A stylish outing for Arthur Miller's Marxist debut drama.
'No Villain' will transfer to Trafalgar Studios in Summer 2016. This review is from December 2015, when the play showed at The Old Red Lion.
This premiere of Arthur Miller’s debut play, staged for the first time nearly 80 years after it was written, will surely intrigue a generation brought up on showbiz pages and Instagram backstage snaps. The story of a Jewish manufacturing family torn apart by the Great Depression is a fascinating insight into the mind of one of the 20th century’s most talked about artists, if not men; he married Marilyn Monroe after all.
‘No Villain’ foreshadows all Miller’s biggest themes: the uncomfortable role of women in a patriarchal world; the ruinous effects of money, or the lack of it; and the tricky relationships between fathers and sons.
There’s a neat symmetry to the work that went into the writing of the play itself and its debut production. Turner spent a dogged 18 months researching the production; Miller was determined to win the $250 Avery Hopwood Award to fund his writing ambitions. ‘No Villain’ won Miller the money and this visceral production has made a winner of Turner as well.
The cast give it their all. At points they give too much and the whole thing feels overly loaded with effort. Just as Miller attempts to show off with fancy footwork (rather superfluously flipping a telephone scene so it’s seen from both perspectives), so the cast are desperate to impress. The play’s attempts to crowbar Communist ideology into the plot through half-baked characters, means the ensemble sometimes doesn’t have a lot to work with. But Turner does a brilliant job of pasting over the cracks, creating a textured production full of delicately handled contradictions and finely wrought performances that teeter between being hyper realistic and, well, just real.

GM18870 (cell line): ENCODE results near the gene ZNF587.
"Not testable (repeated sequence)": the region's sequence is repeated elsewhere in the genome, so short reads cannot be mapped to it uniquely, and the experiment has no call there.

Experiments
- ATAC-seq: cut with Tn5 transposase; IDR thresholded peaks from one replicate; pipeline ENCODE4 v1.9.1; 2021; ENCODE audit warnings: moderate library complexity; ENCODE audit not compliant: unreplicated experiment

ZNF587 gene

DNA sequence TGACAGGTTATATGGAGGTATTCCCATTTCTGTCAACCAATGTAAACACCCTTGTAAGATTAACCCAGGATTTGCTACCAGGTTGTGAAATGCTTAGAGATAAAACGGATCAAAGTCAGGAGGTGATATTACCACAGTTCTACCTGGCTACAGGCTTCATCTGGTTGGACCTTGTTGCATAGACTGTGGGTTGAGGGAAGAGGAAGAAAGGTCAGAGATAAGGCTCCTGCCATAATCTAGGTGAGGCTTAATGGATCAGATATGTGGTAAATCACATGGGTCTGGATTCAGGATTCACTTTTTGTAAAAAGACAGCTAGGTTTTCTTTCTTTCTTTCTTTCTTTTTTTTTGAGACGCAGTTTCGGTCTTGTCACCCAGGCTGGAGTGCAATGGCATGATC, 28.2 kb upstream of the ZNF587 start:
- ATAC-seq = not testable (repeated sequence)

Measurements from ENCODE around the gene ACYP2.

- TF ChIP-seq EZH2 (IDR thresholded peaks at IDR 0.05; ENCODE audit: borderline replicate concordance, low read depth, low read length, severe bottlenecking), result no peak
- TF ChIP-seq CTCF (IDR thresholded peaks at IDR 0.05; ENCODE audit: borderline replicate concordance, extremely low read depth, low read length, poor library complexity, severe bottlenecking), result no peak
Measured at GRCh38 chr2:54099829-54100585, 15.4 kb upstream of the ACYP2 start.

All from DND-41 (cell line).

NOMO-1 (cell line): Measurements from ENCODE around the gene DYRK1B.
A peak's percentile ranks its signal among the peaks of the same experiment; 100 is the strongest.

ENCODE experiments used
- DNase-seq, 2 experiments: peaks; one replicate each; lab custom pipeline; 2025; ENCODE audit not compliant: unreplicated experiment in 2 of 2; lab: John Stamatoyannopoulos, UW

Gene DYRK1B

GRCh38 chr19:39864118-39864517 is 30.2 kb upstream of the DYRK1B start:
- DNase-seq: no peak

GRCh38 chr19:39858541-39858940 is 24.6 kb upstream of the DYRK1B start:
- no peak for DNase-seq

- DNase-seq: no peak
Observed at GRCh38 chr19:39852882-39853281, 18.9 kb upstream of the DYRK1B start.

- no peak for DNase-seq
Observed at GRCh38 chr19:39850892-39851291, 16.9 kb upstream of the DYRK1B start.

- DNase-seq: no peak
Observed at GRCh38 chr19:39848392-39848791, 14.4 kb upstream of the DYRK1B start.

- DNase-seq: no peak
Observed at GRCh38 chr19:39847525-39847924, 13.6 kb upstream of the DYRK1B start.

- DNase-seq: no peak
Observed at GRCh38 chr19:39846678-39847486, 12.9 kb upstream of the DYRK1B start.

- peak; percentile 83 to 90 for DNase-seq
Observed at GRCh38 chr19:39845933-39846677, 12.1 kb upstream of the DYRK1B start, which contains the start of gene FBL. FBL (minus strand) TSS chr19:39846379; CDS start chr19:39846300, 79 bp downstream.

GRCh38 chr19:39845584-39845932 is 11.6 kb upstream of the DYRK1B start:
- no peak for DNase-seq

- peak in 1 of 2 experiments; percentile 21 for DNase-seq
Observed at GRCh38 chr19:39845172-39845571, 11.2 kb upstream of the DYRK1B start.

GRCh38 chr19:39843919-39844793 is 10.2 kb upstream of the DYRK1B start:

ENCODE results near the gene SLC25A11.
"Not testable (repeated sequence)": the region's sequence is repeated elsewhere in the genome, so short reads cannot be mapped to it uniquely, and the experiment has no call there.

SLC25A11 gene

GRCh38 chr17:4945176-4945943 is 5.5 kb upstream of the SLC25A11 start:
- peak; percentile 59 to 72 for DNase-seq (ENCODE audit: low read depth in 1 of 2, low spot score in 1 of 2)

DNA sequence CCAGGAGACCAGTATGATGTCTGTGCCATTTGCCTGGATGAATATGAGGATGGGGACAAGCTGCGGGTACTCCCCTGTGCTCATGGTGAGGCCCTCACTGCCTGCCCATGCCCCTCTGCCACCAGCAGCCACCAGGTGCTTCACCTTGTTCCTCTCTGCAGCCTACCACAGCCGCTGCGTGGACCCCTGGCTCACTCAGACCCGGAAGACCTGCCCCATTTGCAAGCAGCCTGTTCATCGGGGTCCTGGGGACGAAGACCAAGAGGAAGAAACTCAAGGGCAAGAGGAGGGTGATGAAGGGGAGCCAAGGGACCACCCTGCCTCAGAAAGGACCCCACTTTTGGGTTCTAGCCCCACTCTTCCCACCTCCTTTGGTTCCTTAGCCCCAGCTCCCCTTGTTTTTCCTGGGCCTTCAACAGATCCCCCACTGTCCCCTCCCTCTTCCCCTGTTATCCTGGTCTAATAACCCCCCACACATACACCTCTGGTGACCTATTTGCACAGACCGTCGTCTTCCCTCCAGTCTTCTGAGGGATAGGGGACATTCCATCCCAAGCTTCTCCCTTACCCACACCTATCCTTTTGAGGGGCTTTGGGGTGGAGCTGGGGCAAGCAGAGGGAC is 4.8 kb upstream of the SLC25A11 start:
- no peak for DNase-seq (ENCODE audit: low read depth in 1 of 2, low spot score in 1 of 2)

David Bromley is charismatic, if slightly erratic, as Abe, the manufacturer father whose idealistic sons baffle him. As the world changes around him he swipes at his progeny in one moment and grasps at them the next. His battles with eldest son Ben are bruising and George Turvey makes a great sparring partner offering up a lovely performance, bristling with the increasing frustration felt by the practically minded yet ideologically principled (surely something any Corbynite living in a Blairite world can recognise).
The intimate Old Red Lion more than meets the challenge of housing this Miller debut. Max Dorey’s detailed, low ceilinged set somehow both widens the stage and makes everything uncomfortably cramped for this family on the edge of ruin.
It’s rare that great writers write great first plays and ‘No Villain’ has its problems. But Miller’s play is classy for all that and an even classier coup-de-theatre from Turner and the Old Red Lion turns this show into a rare treat.
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You can see in this play the forming of Miller's Death of A Salesman. While the acting was very good, being a New Yorker myself, it was hard to get passed the actor's trying be legit with regard to their British accents popping in. A dialogue coach would fix this easily. Be prepared to be literally on stage.